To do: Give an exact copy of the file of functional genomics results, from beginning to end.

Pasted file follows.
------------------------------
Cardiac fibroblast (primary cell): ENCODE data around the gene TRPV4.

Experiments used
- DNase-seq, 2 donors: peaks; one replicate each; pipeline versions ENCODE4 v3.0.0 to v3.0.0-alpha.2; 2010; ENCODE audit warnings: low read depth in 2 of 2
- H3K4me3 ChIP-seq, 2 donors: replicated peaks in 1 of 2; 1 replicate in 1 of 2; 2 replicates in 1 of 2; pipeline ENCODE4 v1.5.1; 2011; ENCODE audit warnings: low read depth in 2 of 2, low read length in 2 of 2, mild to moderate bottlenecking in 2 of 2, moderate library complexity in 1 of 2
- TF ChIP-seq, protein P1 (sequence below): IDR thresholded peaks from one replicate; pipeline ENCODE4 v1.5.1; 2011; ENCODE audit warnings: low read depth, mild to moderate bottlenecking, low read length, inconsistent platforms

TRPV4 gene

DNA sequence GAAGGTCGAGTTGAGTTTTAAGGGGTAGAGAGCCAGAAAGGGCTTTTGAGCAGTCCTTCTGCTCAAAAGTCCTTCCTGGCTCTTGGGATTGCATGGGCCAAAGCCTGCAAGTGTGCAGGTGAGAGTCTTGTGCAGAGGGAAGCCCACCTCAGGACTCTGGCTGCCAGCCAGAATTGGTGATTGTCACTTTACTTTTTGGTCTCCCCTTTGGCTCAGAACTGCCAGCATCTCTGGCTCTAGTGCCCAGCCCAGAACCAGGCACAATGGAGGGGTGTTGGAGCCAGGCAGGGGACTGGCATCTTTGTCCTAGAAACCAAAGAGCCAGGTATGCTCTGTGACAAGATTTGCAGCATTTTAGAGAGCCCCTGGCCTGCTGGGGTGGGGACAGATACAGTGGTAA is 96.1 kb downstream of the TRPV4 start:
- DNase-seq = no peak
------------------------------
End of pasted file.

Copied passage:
Cardiac fibroblast (primary cell): ENCODE data around the gene TRPV4.

Experiments used
- DNase-seq, 2 donors: peaks; one replicate each; pipeline versions ENCODE4 v3.0.0 to v3.0.0-alpha.2; 2010; ENCODE audit warnings: low read depth in 2 of 2
- H3K4me3 ChIP-seq, 2 donors: replicated peaks in 1 of 2; 1 replicate in 1 of 2; 2 replicates in 1 of 2; pipeline ENCODE4 v1.5.1; 2011; ENCODE audit warnings: low read depth in 2 of 2, low read length in 2 of 2, mild to moderate bottlenecking in 2 of 2, moderate library complexity in 1 of 2
- TF ChIP-seq, protein P1 (sequence below): IDR thresholded peaks from one replicate; pipeline ENCODE4 v1.5.1; 2011; ENCODE audit warnings: low read depth, mild to moderate bottlenecking, low read length, inconsistent platforms

TRPV4 gene

DNA sequence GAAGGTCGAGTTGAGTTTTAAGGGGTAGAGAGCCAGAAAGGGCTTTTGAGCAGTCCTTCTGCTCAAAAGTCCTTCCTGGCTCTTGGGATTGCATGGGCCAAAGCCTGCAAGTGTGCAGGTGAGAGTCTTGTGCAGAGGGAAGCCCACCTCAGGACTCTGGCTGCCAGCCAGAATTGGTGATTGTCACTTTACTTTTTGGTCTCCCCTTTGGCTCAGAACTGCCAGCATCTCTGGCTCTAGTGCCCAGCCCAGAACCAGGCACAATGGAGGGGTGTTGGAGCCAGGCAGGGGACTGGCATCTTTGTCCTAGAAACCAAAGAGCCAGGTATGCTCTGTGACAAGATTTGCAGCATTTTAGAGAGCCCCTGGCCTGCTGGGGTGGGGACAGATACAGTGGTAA is 96.1 kb downstream of the TRPV4 start:
- DNase-seq = no peak